“The hoses are lined up fine. Just like before. Nothing changed. I don’t need to watch a video.”
Anyway, he smoked his little cigar and patted himself on the back and instructed me to give the new appliance a few hours for something to setup—I assume he meant the silver ring, which would finally be satisfactorily centered since he’d done it himself.
I immediately gave the new disposer a quick spin. Nice and quiet. I started the dishwasher, grudgingly applied minimal makeup to my face and found adequately clean clothes to wear to his annual company party which was hosted in a fancy air-conditioned suite at the minor league baseball park near our home. Free food. Yay. Free beer for him. Eh.
Before we left for the baseball game he asked me if I’d run the dishwasher.
“Yes,” I told him. “Was I not supposed to?”
“Well, it didn’t drain. There’s water standing in the bottom. I could hear that it wasn’t draining.” He’s famous for hearing things go wrong in the house. He knows before anybody else that something is wrong because he has memorized all the proper sounds—whether it’s the dishwasher not draining or the sump pump kicking on when it’s not raining, or even when the vacuum motor is straining. It’s handy really. He hears problems. Except he doesn’t sleep very well because he can always hear the AC or the furnace never kicking on or off.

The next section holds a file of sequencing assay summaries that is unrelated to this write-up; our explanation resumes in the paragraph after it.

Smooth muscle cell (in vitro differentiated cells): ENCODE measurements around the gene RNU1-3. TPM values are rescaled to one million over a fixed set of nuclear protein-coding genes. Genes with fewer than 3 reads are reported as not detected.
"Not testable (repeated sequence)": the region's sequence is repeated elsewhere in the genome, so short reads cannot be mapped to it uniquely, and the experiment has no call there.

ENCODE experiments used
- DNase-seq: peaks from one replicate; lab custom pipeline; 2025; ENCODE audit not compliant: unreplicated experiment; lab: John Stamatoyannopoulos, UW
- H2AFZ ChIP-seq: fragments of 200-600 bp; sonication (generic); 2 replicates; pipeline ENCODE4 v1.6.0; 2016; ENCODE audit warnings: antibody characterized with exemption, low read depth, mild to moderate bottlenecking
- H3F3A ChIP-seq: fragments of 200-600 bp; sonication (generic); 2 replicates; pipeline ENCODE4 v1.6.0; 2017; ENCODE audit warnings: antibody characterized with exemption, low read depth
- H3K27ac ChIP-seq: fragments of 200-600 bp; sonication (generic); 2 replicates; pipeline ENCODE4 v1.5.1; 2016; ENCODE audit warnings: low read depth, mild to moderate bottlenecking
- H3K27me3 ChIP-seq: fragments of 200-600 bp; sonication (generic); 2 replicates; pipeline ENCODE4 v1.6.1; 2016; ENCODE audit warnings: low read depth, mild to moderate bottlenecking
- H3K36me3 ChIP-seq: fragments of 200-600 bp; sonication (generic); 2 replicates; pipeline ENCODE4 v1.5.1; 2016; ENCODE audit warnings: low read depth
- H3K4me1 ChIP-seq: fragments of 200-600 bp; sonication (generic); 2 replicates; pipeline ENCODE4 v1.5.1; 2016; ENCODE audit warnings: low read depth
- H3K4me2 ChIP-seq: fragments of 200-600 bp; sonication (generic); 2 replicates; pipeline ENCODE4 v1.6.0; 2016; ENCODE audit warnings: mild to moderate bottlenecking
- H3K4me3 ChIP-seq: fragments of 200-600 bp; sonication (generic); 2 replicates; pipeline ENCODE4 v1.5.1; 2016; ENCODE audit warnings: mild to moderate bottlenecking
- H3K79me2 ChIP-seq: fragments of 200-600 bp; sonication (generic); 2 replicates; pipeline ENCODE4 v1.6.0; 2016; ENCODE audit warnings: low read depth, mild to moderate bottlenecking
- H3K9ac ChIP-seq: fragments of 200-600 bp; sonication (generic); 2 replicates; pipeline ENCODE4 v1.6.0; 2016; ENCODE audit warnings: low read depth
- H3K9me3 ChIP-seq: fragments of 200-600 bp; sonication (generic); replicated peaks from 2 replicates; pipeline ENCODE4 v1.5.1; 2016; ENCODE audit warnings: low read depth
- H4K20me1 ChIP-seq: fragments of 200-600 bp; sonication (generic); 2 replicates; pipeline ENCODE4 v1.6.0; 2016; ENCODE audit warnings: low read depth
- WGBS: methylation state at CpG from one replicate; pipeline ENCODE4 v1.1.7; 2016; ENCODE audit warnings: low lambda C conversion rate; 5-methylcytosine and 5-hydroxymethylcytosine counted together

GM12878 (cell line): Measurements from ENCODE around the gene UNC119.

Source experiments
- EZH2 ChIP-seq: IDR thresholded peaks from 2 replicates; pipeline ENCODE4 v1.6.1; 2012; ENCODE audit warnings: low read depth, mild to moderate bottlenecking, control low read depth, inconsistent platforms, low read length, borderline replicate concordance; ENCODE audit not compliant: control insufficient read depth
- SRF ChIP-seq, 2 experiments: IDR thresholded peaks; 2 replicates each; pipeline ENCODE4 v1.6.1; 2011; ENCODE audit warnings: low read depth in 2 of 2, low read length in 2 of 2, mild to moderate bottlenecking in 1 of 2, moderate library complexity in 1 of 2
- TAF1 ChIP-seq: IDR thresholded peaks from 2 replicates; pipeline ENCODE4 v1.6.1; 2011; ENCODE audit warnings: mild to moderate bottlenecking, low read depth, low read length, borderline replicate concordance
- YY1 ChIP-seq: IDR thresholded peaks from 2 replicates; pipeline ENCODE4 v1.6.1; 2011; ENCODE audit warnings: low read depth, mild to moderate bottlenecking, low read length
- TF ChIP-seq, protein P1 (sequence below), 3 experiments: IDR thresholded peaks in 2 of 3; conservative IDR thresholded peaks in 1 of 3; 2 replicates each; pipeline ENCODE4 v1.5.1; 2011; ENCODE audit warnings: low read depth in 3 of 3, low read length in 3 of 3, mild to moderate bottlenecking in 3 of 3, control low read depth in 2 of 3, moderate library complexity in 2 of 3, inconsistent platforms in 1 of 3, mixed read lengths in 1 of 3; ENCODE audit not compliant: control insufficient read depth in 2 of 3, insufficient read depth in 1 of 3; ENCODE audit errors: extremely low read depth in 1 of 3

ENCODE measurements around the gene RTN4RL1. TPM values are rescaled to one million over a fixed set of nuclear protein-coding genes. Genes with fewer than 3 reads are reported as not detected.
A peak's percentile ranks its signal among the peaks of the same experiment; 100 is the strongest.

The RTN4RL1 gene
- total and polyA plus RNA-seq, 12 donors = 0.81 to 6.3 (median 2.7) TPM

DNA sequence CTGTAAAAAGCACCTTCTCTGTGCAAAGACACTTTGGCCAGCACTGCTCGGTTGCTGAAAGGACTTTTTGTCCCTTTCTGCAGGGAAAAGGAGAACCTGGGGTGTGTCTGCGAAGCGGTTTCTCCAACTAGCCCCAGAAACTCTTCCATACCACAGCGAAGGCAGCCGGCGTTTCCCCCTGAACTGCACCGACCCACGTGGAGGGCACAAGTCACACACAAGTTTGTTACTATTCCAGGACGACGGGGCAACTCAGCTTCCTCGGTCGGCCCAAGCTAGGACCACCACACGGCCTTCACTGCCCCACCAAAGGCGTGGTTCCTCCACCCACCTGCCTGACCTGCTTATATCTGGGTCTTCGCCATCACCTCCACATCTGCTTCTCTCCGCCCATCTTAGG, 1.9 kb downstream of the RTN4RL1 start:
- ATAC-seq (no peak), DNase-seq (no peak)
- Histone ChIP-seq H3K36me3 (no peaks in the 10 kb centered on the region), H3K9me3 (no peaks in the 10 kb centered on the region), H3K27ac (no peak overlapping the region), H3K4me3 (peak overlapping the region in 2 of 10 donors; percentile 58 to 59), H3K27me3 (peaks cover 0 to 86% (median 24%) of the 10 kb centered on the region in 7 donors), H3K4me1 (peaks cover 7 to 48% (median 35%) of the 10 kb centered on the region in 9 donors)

He often asks me if I “heard that,” or, “Does that sound right?” Or, “What’s that
noise?” I never hear anything. It always sounds fine to me. And why does he even ask me? He never, ever takes my word on things. No matter what I offer in the way of explanation, he shakes his head. No. That’s not it.
So I said, “The dishwasher worked before… it pretty much has to have something to do with the disposer, right?” We both knew the truth here but I had to ask.
“No. Something’s wrong with the dishwasher. Looks like we’ll have to get a new one.”
“But…are the hoses lined up? The new disposer is so much smaller…is the dishwasher hose angled properly to drain up into the sink?” I knew this wouldn’t go over well. I was trying to be super gentle.
“No. That’s not it. There’s a pump in the dishwasher that pumps the dirty water out. It doesn’t rely on gravity to drain. For fuck sake.”
Great. Looking so forward to the baseball game at that point. I knew he’d mucked something up and that more than likely we’d end up with a new dishwasher which meant I’d have to spend another entire day somewhere else while he installed another, bigger, more complicated appliance and he would have to invite a friend over to help him because there is no way in hell I am hanging around for that. God forbid I drop a screw through the AC vent like last time.